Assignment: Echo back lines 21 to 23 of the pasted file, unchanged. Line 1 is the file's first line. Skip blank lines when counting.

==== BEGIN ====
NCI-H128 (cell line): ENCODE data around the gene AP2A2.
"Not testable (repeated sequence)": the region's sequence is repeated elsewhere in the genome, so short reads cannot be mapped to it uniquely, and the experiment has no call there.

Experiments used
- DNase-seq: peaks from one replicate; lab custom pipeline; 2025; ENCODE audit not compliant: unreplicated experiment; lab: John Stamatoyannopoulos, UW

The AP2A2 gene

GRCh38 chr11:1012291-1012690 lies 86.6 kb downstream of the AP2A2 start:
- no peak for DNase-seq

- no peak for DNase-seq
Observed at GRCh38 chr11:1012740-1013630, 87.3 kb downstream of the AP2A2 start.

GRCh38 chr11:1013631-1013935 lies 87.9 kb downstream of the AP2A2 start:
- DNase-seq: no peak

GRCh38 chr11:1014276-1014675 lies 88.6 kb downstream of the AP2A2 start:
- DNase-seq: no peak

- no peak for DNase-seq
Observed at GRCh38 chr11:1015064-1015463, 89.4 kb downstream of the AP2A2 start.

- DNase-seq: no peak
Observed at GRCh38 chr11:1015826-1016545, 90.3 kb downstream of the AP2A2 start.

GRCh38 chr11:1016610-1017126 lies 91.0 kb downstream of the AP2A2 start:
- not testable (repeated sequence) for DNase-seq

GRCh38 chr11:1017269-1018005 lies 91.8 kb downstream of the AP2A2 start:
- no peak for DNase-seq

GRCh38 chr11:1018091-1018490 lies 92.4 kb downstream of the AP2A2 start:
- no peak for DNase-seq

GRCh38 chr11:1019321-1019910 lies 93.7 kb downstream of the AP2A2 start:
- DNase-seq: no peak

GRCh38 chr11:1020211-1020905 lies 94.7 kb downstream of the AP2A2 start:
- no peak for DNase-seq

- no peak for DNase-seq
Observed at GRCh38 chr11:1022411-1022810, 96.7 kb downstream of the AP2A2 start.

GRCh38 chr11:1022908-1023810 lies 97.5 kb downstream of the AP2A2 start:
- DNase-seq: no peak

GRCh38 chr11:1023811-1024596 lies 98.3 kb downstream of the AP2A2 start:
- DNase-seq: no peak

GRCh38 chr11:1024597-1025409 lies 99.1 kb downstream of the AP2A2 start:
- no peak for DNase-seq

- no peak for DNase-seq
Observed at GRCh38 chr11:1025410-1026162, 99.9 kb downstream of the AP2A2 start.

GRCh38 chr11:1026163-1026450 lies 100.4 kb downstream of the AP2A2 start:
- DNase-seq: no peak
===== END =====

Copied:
- no peak for DNase-seq

GRCh38 chr11:1018091-1018490 lies 92.4 kb downstream of the AP2A2 start:
- no peak for DNase-seq